By Paulette Orhii
Head of the Department of Education Betsy DeVos is proposing rollbacks to Obama-Era Title IX protections of survivors of sexual and gender-based violence. These changes include cross-examination of survivors, narrowing the definition of sexual harassment, replacing investigations with live hearings, and limiting the Office of Civil Rights’ power to prevent discrimination. The office opened a 60 day window for public comment on Nov. 29, and we responded by informing whoever would listen about the changes and the public comment window. Over and over again, sexual violence advocates urged us to submit public comments. After much thought, here is my public comment.
Though #MeToo and #TimesUp have brought more attention to sexual violence, our movement dates back way before 2017. Sexual violence advocates, Black womxn especially, have been championing public comments on sexual and gender-based violence in the United States since the early 1900s. Rosa Parks made her public comment when she started the first nationwide sexual violence and sexual harassment campaign in 1944 with the Committee for Equal Justice for Recy Taylor. Advocates made their public comment when rape crisis centers began popping up across the nation in the 1970s. Over 5,000 survivors in San Francisco made their public comments when they shared their experiences of sexual violence at the first Take Back The Night in 1978. Anita Hill made her public comment when she recounted her testimony of being sexually harassed by current Supreme Court Justice Clarence Thomas in 1991. Student sexual violence advocates made their public comment when they urged CA Governor Jerry Brown to pass the Affirmative Consent bill in 2014. Former President Obama made his public comment with the It’s On Us campaign, which saw the “Dear Colleague Letter” alleviated survivors’ burden of proof by mandating the lowest standard of evidence for Title IX procedures. Our founder Savannah Badalich made her public comment when she founded Bruin Consent Coalition (formerly known as 7k in Solidarity) in 2013. One need only look at our history to hear our public comment.
It’s enough that these efforts had to be made in the first place. The burden historically and disproportionately falls on survivors to advocate for justice long overdue. Not only is this process repetitive and tiring, but it is triggering for many with traumatic personal experiences. #MeToo has given the public the impression that survivors ought to share their stories and advocate for themselves if they want justice. As a result, justice is dangled in survivors’ faces in exchange for their trauma. This is why despite Dr. Christine Blasey Ford’s coerced public comment against her abuser, Brett Kavanaugh was confirmed to the Supreme Court anyway. Survivors have repeatedly said no to rape culture. Because of this, the Department of Education’s public comment window is performative at best and gaslighting at worst. Furthermore public comment is rarely a fair exchange; it’s peak liberal feminism. Liberal feminism adheres to the justice system in hopes that one day our broken democracy will miraculously do something right. It champions individualistic efforts and ignores structural barriers. The fact that womxn, people of color, disabled people, sex workers, and LGBTQIA+ identified people are more likely to experience sexual violence proves that this injustice is rooted in structural inequalities. Barriers such as heterosexism, racism, classism, and ableism further compound people’s experience of sexual violence. In liberal feminist advocacy, justice is guaranteed to be slow. No wonder #MeToo fails to represent male, queer, and/racial minority survivors: Often and understandably, there is too much at stake for minority individuals. Contrary to liberal feminist interpretation of intersectionality, radical Black feminist Kimberle Crenshaw argues for an intersectional approach to dismantling systems of oppression. Submitting a public comment will not change the system until every public comment is equitably and undoubtedly heard.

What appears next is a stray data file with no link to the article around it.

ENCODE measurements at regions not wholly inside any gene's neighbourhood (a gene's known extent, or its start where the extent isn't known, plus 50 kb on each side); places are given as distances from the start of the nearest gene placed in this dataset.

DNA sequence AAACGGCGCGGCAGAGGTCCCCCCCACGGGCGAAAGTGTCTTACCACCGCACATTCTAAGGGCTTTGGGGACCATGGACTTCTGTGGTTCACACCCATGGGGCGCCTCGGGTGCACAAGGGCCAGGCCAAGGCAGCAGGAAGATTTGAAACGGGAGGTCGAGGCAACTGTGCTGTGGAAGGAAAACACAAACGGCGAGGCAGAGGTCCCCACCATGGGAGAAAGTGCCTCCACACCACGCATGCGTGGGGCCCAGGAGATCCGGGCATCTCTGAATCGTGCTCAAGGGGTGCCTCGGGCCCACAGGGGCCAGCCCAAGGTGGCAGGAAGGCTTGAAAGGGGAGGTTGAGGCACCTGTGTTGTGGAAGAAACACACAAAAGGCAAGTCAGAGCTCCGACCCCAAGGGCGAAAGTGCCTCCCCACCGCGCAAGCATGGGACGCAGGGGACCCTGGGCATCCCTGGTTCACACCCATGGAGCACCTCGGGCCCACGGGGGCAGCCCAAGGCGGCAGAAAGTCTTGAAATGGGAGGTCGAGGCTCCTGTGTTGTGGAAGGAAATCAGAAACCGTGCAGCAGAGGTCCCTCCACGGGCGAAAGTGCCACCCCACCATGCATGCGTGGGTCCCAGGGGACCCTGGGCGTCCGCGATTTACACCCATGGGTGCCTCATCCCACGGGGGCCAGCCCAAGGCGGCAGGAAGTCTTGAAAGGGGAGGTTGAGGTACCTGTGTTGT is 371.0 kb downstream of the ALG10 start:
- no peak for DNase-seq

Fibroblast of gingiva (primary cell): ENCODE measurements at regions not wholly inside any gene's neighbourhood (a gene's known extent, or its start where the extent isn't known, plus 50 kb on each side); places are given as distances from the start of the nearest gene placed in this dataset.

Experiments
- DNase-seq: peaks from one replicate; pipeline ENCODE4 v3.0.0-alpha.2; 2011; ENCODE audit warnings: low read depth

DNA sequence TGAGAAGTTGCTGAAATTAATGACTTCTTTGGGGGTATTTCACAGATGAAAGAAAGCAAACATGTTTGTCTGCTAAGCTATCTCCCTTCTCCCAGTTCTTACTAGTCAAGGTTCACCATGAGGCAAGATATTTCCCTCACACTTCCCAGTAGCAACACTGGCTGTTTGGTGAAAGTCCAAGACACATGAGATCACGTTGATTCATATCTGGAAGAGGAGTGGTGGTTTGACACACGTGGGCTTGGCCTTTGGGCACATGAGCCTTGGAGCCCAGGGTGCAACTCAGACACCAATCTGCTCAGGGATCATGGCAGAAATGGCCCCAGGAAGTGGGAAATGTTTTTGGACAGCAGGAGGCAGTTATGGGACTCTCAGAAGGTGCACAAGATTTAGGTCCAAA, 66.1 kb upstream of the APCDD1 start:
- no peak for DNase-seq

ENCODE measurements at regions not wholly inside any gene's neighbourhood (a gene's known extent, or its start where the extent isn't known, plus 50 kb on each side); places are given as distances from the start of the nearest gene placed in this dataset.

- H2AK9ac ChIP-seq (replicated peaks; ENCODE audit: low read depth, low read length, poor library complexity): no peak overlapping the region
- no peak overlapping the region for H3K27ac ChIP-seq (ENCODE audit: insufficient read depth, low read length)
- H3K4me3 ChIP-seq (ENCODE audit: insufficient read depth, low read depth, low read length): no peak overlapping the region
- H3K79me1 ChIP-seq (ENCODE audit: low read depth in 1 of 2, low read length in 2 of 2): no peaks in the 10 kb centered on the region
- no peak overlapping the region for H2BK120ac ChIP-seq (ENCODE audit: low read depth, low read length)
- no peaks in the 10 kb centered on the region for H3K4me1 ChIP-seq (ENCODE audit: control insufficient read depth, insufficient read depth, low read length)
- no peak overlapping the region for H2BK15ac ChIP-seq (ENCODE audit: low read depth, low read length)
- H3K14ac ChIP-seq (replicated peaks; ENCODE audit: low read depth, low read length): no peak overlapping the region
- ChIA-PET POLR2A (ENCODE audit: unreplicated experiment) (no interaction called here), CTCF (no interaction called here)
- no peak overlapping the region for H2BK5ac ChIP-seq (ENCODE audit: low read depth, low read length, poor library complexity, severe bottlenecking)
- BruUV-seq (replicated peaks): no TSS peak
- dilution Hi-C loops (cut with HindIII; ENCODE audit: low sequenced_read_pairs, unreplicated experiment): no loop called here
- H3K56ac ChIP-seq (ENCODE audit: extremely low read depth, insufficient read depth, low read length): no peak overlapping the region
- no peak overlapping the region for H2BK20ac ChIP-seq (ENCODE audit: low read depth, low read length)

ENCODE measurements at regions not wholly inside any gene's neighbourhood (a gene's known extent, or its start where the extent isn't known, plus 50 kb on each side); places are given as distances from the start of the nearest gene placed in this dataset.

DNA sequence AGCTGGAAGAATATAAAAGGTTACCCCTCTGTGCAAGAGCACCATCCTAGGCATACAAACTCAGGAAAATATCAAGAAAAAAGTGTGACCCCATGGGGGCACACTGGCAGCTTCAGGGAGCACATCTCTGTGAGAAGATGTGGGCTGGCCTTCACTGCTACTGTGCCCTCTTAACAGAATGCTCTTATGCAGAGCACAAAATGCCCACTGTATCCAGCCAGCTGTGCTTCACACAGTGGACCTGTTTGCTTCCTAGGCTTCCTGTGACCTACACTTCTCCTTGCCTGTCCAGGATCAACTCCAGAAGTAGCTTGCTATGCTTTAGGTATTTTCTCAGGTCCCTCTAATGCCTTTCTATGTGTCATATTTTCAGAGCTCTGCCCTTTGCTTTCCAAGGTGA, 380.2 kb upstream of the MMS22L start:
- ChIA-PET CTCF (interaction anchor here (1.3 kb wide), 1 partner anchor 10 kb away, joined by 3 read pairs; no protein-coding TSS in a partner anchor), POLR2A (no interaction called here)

This is not to say that nothing can be done. As someone who does not identify as a survivor, I have learned in my work as a sexual violence advocate that a survivor’s story need not be shared to be heard. I do not need survivors to publicly proclaim and relive their traumatic experiences to know that sexual violence is a serious problem. I know just by living in a society that promotes rape culture. I know just by being raised, distinctly from my three brothers, to protect myself. I know just by feeling vulnerable at night. I know just by having to repeat myself when I say “No.”
Despite the pervasiveness of rape culture, our work is not hopeless. UC universities will adhere to Obama Era Title IX policy, and rightfully so. However because I have the privilege of not having suffered personal trauma related to this issue, I will submit this public comment and many more in the future. I urge everyone with such privilege to do so as well by denouncing rape culture and actively supporting survivors. Communities can foster safe spaces for survivors through grassroots organizing and promoting confidential resources such as CARE, CAPS, and the Santa Monica Rape Treatment Center, and non confidential resources such as Title IX. UC can improve resources through allocating desperately needed funding to CAPS and CARE, increasing EDI and UCPD transparency and accountability, and requiring professors to include resources on their syllabi. But lastly, and most importantly, we need a radical approach that demands reform. We don’t need to submit a public comment, and it’s not enough to vote in 2020. We need a bottom up approach that puts the power back in survivors’ hands.
To Betsy DeVos’ Department of Education, here is the public comment you asked for. To these rollbacks, I join survivors everywhere when I say: “No.” Let’s all do better in 2018.